The thing that awakened Jeremiah from his mood of self pity was this privilege. “If you repent, I will restore you that you may serve me...If you utter worthy words, you will be my spokesman”. The reward of repentance is serving and speaking for the Lord. It is a great privilege to serve the Lord, in your home, in this church, in your neighborhood.

God did not promise Jeremiah things would suddenly be easier. He promised him ministry. If you repent of your self pity, I will be able to use your life! You will have something to say. You will open the way to fruitfulness, again. What greater blessing than to be used by God. That is a cry in the heart of every believer.

Open your heart to listen to the Lord speak to you about his love and protection.

In your pressing circumstances, in your hard things. God promises himself to you. To Jeremiah he said, “I will make you a fortified wall of bronze, to this people; They will fight against you but will not overcome you, for I am with you to rescue you and save you”, declares the Lord. “I will save you from the hands of the wicked and redeem you from the grasp of the cruel.” vs 20,21 You FEEL abandoned but I HAVE NOT ABANDONED YOU! Stop talking like an abandoned person when you are not!

Much of Jeremiah's complaint was about his persecutors and how horribly mistreated he was. But God said, I will make you amazingly strong. The people will still fight against you. But they will not overcome you. FOR I AM WITH YOU TO RESCUE YOU AND SAVE YOU. Today God is with you to rescue you and to save you. That is all you need to hear to pull you out of the quick sand of self pity.

Instead of self pity consider the great sufferings of others and especially Jesus.

It seems as Hebrews 12:1-2 was written to people indulging in self pity. The author has just listed all the men and women who believed God through incredible suffering. “They were tortured, some were mocked and flogged, still others were chained and put in prison. They were stoned, they were sawn in two, they were put to death with the sword. They went about in sheepskins, destitute, persecuted, and ill treated, they wandered in deserts and mountains and in caves and holes in the ground...(Think about that and then can you indulge in self pity that you didn't get enough sleep last night, or that your car needs a brake job, or that someone looked at you funny at work, or that you've got too much laundry to do, or maybe even that you've have some really serious problems! So did they!) and he goes on to say, “Therefore since we are surrounded by such a cloud of witnesses, let us throw off everything that hinders us and the sin that so easily entangles us, (Just maybe that sin that so easily entangles us is self pity!) and let us run with endurance the race that is set before us.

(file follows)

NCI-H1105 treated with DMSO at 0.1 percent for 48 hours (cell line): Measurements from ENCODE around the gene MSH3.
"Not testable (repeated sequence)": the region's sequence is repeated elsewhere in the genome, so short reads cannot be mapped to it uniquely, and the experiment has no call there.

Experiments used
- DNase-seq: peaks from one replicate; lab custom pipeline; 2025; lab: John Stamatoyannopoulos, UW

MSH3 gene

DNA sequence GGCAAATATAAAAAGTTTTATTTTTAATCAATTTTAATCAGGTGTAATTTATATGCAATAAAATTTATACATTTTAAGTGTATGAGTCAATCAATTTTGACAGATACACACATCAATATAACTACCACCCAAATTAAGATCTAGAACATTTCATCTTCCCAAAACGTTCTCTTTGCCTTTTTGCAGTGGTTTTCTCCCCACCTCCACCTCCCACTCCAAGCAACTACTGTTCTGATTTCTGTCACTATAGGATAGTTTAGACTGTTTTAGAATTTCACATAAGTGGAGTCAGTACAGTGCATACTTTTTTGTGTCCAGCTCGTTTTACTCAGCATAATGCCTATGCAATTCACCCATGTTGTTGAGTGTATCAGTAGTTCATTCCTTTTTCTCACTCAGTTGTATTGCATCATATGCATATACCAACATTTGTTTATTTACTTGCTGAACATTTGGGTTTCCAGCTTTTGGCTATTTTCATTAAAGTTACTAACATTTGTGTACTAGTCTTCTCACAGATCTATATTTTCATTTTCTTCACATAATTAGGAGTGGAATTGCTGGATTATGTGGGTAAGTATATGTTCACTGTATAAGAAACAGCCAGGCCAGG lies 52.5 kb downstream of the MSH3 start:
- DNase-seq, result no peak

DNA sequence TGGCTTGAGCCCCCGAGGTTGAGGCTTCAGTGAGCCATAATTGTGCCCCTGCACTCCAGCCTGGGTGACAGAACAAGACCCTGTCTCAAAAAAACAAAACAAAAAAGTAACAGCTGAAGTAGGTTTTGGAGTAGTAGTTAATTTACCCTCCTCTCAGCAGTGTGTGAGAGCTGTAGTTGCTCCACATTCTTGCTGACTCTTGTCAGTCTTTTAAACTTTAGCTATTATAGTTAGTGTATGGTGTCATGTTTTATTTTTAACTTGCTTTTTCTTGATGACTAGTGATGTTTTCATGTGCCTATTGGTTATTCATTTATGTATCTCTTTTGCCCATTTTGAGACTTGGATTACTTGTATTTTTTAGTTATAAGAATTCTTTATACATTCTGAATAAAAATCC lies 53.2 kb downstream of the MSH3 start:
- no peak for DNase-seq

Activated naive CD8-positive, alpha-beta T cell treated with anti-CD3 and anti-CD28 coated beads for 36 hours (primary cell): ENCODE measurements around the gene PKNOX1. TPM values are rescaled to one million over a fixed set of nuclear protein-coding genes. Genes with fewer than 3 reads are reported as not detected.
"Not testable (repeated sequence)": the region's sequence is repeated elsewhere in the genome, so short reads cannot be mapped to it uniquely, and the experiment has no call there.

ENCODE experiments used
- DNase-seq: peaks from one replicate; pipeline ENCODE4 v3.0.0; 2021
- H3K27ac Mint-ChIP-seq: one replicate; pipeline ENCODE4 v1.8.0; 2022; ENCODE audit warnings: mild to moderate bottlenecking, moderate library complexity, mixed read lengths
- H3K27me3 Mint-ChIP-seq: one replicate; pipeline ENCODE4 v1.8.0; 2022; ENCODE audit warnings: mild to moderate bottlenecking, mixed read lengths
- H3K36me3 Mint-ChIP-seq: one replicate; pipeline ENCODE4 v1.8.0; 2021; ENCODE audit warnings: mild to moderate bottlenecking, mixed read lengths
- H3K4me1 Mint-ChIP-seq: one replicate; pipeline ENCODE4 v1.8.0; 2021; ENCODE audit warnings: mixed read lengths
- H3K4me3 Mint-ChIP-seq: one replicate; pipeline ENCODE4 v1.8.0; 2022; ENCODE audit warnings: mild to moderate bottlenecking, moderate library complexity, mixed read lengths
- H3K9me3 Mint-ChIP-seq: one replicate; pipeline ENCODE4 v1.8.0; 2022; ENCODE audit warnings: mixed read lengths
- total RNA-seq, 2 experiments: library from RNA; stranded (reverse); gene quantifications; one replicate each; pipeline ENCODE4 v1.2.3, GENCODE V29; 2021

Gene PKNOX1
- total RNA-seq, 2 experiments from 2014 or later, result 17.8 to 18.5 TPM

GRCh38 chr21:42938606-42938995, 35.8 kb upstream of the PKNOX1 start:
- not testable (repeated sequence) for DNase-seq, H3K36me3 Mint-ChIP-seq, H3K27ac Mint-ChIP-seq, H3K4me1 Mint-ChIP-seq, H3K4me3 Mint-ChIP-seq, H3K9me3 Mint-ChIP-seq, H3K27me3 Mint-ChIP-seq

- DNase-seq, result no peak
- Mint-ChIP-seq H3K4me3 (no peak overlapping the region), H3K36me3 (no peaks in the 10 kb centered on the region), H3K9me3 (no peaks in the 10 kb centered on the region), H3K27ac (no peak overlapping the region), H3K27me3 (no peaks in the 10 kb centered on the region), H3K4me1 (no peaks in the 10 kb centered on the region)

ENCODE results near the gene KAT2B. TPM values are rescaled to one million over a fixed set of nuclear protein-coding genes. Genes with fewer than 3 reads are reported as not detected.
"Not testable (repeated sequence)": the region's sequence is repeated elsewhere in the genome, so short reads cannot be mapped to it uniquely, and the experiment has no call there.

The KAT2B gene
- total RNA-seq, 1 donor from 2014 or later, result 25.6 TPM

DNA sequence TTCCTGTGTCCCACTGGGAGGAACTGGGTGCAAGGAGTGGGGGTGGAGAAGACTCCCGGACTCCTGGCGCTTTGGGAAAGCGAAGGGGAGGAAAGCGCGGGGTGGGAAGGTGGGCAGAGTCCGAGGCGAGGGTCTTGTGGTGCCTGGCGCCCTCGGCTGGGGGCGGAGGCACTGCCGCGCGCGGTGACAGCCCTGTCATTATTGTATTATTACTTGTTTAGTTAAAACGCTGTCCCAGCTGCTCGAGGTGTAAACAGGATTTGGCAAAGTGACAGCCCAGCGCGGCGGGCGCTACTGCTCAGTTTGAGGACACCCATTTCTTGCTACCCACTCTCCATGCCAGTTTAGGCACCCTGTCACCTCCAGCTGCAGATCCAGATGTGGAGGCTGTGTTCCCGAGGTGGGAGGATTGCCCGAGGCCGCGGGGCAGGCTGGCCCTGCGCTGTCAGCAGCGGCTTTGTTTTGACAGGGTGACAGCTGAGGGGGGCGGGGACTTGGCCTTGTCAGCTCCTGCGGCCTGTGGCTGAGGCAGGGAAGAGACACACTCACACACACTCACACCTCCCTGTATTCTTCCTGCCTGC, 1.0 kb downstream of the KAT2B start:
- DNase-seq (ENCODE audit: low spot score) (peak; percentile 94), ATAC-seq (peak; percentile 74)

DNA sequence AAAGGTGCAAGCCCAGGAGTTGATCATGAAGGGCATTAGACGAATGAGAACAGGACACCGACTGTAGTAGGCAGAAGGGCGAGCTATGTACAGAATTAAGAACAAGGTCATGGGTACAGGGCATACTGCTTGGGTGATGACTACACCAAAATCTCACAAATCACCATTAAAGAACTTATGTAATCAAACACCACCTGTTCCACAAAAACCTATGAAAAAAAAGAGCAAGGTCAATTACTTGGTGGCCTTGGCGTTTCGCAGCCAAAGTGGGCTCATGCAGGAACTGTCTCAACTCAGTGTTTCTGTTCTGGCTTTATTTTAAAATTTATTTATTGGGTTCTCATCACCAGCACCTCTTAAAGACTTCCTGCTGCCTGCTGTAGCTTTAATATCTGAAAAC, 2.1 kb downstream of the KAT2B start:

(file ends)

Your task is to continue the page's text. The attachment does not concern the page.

Let us fix our eyes on Jesus the author and finisher of our faith, who for the joy set before him endured the cross..... Consider him who endured such opposition from sinful men, so that you will not grow weary and lose heart.” We grow weary and lose heart because of self pity and self focus. If we know that we are followers of one who suffered, that changes our perspective on everything! And he said, “If any one will come after me let him deny himself and take up his cross daily and follow me”. That means that each day, we are prepared to die to our own self interests, our own self preservation, our self promotion, and follow. And we do it for the joy set before us!

We overcome self pity by accepting self denial as a normal part of every day life following Jesus. May the Lord use these things to set us free from the deadly disease of self pity.